narrative fragmentation or unsorted heaps of debris


A week after it opened at a downtown arthouse theater in New York, Inland Empire, David Lynch’s maddeningly difficult three-hour opus, is still selling out the house at nearly every show—a testament both to the loyalty of Lynch’s cult and to the heartening notion that real art cinema, the kind that refuses to suck up to its audience with anything so prosaic as a story, is not dead yet. (Though the self-distributed film will be shown theatrically only in very limited release, the film is expected to be out on DVD next summer.)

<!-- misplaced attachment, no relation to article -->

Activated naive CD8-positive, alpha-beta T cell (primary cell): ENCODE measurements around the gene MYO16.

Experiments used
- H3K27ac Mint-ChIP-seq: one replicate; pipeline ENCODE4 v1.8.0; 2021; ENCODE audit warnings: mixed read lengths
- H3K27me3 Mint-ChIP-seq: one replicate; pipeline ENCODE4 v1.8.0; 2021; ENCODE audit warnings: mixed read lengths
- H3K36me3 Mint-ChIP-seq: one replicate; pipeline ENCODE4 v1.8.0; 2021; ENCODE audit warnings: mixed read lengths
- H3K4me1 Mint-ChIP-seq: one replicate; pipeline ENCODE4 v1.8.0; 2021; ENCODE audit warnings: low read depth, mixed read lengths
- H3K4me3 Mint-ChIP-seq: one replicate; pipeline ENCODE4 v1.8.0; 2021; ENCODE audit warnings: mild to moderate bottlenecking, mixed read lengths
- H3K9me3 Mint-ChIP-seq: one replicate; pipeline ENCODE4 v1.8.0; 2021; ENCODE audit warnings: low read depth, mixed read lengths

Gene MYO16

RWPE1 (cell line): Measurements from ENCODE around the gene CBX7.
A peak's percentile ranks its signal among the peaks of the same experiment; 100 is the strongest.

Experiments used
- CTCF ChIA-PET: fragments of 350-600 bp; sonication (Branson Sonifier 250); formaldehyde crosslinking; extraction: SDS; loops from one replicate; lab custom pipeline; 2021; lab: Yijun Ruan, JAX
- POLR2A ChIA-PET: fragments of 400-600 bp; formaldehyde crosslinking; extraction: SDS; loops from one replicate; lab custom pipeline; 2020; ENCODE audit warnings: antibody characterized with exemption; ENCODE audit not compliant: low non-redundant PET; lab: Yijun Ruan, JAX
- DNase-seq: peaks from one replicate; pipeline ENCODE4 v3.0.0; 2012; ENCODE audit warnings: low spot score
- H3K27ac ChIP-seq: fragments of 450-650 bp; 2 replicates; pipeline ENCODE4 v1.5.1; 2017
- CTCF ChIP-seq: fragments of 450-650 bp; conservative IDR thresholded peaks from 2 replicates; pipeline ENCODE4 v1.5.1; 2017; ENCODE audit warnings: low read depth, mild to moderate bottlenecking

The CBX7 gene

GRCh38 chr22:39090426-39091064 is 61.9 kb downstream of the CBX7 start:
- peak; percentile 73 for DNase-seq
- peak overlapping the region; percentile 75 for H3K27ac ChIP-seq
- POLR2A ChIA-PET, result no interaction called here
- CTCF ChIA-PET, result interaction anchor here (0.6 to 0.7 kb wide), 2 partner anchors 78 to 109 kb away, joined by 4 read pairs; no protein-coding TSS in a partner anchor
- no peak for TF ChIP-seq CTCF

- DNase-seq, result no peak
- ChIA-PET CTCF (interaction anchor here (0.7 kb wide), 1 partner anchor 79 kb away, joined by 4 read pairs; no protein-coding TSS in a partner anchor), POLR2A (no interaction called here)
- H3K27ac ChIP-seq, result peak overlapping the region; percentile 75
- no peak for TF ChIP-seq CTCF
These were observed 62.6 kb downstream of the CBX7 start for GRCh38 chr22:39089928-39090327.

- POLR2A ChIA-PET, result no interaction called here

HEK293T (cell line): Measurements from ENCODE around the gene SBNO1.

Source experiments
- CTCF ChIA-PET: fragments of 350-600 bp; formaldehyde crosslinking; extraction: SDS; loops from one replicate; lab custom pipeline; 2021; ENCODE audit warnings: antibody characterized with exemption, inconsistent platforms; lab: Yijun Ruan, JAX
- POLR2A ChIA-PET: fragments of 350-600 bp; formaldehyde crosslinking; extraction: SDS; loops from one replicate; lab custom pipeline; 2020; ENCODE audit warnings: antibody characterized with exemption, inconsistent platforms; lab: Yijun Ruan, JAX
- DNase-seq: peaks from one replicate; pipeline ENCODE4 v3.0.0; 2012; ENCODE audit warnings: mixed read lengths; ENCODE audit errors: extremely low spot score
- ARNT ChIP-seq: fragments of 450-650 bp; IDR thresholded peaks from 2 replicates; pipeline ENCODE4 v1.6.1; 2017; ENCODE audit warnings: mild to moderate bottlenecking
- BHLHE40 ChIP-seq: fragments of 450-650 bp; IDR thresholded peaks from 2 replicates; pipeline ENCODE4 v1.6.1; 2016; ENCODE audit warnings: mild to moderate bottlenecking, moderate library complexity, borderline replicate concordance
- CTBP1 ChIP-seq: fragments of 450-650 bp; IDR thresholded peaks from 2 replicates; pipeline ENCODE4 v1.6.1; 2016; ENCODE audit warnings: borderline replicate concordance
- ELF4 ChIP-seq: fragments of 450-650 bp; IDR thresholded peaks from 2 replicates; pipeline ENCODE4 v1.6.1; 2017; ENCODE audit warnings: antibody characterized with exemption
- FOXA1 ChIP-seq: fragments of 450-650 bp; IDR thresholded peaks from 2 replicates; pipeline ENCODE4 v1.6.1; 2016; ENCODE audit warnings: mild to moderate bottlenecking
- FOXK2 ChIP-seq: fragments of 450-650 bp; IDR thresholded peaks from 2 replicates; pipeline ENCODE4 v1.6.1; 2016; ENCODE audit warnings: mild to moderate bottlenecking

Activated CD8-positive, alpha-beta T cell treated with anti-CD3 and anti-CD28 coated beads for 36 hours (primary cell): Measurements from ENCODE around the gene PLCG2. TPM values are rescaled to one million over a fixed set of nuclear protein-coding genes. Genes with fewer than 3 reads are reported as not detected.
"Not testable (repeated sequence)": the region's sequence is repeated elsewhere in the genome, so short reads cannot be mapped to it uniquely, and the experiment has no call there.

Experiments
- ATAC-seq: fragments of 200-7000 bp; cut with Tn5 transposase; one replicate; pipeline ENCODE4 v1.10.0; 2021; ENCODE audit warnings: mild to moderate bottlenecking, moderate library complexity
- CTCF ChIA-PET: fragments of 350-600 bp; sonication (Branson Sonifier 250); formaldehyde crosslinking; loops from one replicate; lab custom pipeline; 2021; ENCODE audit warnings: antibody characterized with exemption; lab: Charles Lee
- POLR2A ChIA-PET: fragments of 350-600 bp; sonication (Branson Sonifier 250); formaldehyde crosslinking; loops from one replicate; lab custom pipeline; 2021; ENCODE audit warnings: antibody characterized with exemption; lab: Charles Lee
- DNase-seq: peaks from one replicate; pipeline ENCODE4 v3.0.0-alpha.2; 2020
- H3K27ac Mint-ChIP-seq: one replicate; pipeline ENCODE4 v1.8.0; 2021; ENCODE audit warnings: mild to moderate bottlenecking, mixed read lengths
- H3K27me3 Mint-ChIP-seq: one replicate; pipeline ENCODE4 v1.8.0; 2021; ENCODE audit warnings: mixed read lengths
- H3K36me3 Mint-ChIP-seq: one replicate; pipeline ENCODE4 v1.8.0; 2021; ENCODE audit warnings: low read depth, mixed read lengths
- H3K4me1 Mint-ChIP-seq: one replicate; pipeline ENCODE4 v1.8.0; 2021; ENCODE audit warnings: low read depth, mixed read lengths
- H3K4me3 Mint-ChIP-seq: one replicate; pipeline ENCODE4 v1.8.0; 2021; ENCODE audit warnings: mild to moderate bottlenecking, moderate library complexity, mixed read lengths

Inland Empire is inland, all right—it travels so deep into its creator’s brain that the rest of us poor saps are stranded there without a map, like the kids in The Blair Witch Project. But Lynch’s brain is a fascinating place to get lost in, full of red velvet curtains, vague foreboding, Polish prostitutes, and giant bunnies (more on those later).

more from Slate here.